Pope Pius XII and Saint Augustine seem to endorse liturgical renewal, with the understanding that such worship moves Christians to a certain attention to grace, and a sound inspiration to move further towards the Kingdom:
22. As circumstances and the needs of Christians warrant, public worship is organized, developed and enriched by new rites, ceremonies and regulations, always with the single end in view, “that we may use these external signs to keep us alert, learn from them what distance we have come along the road, and by them be heartened to go on further with more eager step; for the effect will be more precious the warmer the affection which precedes it.”[Saint Augustine, Epist. 130, ad Probam, 18] Here then is a better and more suitable way to raise the heart to God. Thenceforth the priesthood of Jesus Christ is a living and continuous reality through all the ages to the end of time, since the liturgy is nothing more nor less than the exercise of this priestly function. Like her divine Head, the Church is forever present in the midst of her children. She aids and exhorts them to holiness, so that they may one day return to the Father in heaven clothed in that beauteous raiment of the supernatural. To all who are born to life on earth she gives a second, supernatural kind of birth. She arms them with the Holy Spirit for the struggle against the implacable enemy. She gathers all Christians about her altars, inviting and urging them repeatedly to take part in the celebration of the Mass, feeding them with the Bread of angels to make them ever stronger. She purifies and consoles the hearts that sin has wounded and soiled. Solemnly she consecrates those whom God has called to the priestly ministry. She fortifies with new gifts of grace the chaste nupitals of those who are destined to found and bring up a Christian family. When as last she has soothed and refreshed the closing hours of this earthly life by holy Viaticum and extreme unction, with the utmost affection she accompanies the mortal remains of her children to the grave, lays them reverently to rest, and confides them to the protection of the cross, against the day when they will triumph over death and rise again. She has a further solemn blessing and invocation for those of her children who dedicate themselves to the service of God in the life of religious perfection. Finally, she extends to the souls in purgatory, who implore her intercession and her prayers, the helping hand which may lead them happily at last to eternal blessedness in heaven.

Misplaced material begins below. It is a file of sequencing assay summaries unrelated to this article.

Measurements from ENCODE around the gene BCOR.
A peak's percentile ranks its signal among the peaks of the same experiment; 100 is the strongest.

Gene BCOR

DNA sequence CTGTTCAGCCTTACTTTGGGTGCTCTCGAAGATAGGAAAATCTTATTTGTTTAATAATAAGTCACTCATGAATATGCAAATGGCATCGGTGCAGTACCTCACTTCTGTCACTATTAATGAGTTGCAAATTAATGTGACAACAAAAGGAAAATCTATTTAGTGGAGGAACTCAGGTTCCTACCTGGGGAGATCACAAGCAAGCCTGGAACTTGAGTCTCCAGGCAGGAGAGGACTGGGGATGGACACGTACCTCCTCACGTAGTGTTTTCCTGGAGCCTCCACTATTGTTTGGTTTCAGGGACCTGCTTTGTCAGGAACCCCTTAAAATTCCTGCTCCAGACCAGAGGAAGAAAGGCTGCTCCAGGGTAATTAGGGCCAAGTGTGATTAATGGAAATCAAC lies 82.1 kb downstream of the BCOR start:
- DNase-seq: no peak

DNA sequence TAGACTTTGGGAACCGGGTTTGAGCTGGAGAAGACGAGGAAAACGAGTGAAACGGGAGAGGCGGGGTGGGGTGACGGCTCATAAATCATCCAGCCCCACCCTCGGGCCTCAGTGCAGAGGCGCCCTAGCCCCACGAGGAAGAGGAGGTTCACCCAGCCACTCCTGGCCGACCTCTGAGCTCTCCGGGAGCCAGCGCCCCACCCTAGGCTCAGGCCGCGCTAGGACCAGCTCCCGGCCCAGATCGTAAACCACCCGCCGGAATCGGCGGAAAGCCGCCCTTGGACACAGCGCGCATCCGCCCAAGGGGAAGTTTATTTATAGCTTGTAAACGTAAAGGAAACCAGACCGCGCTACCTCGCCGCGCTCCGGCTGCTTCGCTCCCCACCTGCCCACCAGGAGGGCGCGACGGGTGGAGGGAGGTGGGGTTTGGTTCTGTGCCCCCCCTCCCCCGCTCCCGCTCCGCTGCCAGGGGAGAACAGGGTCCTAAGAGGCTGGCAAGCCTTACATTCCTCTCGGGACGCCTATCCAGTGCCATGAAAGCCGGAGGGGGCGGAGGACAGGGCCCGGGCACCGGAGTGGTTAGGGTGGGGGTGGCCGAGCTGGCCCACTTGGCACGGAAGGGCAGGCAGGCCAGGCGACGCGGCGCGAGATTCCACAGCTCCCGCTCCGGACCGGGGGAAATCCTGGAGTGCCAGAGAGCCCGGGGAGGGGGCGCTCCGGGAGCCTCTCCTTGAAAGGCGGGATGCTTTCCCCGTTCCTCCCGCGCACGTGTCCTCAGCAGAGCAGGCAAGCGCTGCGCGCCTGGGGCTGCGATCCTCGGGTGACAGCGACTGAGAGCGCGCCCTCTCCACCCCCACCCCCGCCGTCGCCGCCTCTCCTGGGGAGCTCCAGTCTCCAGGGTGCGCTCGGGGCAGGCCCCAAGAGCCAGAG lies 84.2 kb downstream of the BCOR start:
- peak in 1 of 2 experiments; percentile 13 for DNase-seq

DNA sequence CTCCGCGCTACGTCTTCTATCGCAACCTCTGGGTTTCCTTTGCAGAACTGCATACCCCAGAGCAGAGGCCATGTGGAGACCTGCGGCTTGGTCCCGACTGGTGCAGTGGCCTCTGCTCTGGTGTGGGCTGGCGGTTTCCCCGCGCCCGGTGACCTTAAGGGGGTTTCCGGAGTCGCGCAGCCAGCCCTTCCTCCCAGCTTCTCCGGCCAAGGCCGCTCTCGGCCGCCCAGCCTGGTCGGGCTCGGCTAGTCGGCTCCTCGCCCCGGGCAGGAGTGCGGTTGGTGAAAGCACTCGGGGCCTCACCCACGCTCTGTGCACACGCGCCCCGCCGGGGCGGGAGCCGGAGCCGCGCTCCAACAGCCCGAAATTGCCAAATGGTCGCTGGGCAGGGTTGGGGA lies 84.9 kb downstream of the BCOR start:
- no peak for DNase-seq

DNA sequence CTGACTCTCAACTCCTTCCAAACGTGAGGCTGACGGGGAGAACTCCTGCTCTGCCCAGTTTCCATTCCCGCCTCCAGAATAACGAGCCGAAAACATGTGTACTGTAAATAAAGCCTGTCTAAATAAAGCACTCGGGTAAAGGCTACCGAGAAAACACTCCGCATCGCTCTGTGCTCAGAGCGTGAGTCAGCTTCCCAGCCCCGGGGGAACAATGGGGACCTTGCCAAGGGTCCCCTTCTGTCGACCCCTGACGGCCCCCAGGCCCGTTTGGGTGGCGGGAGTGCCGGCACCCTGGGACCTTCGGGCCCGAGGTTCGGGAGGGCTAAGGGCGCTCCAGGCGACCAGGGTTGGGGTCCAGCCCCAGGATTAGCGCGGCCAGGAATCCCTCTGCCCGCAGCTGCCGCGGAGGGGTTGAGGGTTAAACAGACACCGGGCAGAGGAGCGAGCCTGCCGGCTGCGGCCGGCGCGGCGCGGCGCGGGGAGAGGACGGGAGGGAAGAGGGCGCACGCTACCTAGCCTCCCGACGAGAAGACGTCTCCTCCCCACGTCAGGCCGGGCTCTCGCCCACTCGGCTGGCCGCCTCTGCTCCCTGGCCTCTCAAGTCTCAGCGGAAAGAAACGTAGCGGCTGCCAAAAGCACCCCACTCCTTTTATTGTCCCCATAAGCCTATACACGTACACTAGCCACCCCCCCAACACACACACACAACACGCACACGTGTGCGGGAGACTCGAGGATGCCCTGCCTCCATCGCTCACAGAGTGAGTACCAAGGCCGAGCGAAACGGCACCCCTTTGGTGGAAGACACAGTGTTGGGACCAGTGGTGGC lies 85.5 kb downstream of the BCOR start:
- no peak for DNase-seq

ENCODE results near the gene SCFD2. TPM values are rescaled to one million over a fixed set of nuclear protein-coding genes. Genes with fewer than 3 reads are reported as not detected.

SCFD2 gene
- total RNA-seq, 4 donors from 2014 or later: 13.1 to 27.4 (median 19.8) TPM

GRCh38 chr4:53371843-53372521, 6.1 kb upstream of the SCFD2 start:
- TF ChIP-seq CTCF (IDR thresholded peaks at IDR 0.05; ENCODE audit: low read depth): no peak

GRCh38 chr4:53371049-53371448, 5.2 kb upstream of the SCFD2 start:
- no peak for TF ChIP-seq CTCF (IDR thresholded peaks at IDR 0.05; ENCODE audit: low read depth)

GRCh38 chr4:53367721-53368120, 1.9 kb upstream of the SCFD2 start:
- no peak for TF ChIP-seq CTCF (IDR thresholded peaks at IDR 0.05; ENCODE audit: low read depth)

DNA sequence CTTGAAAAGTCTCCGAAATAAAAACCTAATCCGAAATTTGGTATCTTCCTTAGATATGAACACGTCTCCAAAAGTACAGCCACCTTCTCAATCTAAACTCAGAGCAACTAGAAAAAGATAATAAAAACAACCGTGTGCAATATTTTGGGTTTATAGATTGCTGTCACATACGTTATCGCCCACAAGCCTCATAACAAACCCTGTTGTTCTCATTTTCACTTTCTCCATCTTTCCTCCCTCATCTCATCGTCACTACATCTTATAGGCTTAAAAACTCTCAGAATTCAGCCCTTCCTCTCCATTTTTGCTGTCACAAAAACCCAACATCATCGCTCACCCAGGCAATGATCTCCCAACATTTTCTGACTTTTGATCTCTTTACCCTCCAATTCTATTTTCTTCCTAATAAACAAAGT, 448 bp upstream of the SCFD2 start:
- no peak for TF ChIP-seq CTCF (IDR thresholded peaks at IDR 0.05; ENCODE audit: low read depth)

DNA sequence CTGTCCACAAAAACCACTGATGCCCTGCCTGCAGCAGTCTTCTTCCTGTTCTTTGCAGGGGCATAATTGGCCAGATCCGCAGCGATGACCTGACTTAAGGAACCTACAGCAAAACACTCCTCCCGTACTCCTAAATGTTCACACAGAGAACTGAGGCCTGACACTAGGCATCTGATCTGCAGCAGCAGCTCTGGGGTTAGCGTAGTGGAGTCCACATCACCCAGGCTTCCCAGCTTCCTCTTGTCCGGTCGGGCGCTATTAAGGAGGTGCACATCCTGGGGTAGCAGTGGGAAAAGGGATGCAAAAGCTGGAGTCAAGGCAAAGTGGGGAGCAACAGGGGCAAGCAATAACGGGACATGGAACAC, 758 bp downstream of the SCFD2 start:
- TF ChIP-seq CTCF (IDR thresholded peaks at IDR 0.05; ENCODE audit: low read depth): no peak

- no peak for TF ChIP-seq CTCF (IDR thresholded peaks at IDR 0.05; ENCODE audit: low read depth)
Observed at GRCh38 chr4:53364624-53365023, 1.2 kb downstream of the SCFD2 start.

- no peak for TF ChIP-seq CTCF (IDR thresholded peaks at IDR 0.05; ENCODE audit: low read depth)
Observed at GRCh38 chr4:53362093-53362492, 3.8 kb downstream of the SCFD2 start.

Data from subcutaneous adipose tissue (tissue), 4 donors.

Perhaps others better versed in a preconciliar view can comment more positively, but the separation of “the Church” from “her” people seems a bit strange to my mind. The passage is poetic in presenting a great motherly love of the institution for people who seem to be quite separate from the Church. Little wonder that a “we are the Church” corrective has been so strong after the Council.
On the other hand, note the order of the sacraments as presented in this text. Baptism, then Confirmation, then Eucharist. “Extreme unction,” as it was known in the mid-20th century, is placed not with Penance, but with Viaticum at the end of life.